China continues to battle African Swine Fever, which was first reported in August this year. Since then, over 90 cases of the disease have been confirmed, crippling the top-pork consuming country’s hog industry. Movement and trade of hogs have been suspended nationwide since August as officials worked to eradicate the disease.
But with the disease spreading rapidly, and supplies and production dropping, China’s Ministry of Agriculture and Rural Affairs recently announced that transportation of live animals can resume. Hogs from areas without confirmed outbreaks can now be transported to other provinces to help alleviate supply reductions. Unlike previously, hogs residing in already-infected areas will be allowed to move, but only within the province.
The disease has spread to a total of 20 provinces and cities, most recently hitting the city of Beijing. The 25 percent tariff placed on US pork products this past July during the US-China trade war has only made the resulting shortage worse. China is the world’s top pork consumer, and planned to reduce pork imports by increasing domestic production. Pork prices will start to hurt consumers, as prices have already jumped over 9 percent since August. If African Swine Fever is not eradicated soon, the Chinese economy as a whole could be in trouble.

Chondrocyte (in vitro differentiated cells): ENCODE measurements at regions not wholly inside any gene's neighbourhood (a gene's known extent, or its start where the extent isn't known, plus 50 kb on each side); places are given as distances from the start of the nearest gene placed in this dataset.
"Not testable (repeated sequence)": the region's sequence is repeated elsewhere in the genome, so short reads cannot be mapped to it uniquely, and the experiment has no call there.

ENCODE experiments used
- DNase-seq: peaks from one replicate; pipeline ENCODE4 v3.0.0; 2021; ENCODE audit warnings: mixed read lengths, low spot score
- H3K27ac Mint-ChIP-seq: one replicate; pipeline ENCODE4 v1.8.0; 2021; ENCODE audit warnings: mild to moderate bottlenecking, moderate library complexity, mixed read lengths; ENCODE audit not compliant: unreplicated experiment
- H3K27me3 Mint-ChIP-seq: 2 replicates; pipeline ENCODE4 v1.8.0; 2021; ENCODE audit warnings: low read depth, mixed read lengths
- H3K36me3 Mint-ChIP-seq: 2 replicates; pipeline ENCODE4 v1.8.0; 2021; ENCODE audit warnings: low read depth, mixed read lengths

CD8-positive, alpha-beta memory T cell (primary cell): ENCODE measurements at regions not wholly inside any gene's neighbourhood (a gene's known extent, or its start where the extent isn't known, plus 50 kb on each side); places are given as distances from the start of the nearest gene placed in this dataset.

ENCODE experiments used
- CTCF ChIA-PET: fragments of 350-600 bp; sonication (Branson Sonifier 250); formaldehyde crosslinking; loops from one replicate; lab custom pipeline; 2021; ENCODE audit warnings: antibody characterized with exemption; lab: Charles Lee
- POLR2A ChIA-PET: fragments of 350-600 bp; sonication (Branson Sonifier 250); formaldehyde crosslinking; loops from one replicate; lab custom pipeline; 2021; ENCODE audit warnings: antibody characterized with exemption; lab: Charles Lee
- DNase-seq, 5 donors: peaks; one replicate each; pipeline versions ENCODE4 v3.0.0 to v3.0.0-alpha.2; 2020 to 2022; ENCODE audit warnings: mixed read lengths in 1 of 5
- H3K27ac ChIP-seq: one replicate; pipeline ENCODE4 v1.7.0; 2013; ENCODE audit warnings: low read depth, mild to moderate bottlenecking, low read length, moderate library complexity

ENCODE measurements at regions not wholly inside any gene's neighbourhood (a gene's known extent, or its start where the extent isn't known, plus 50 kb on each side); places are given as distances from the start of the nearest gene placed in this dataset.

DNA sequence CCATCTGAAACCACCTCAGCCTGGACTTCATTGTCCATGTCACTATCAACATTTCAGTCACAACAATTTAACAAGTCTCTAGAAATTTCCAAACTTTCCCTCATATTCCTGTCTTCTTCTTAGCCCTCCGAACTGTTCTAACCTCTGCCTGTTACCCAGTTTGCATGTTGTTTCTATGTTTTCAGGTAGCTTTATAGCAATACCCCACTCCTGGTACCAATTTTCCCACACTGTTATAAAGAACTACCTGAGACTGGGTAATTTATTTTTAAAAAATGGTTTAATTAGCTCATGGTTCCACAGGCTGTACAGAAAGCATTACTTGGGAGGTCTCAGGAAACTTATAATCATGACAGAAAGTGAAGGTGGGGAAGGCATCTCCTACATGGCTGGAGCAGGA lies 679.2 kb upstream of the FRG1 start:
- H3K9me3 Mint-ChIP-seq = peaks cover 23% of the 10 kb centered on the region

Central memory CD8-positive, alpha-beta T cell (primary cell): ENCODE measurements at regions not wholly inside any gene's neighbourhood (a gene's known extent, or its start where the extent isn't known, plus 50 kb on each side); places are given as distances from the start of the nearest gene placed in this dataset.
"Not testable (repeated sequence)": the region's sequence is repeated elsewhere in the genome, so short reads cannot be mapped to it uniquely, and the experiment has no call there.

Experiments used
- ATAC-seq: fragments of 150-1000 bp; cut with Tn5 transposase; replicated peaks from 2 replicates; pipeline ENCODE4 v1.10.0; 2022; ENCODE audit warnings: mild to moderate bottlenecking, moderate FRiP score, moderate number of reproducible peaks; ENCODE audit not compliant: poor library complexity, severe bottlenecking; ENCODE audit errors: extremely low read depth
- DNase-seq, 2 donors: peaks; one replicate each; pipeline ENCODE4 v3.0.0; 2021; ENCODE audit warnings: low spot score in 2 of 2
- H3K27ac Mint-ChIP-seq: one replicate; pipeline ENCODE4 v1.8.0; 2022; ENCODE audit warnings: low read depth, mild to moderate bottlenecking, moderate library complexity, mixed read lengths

China has been struggling with outbreaks of African Swine Fever since August this year. Domestic consumption (line) will exceed production (bars) this year, and a tariff-inspired decline in US pork imports could further threaten Chinese consumers.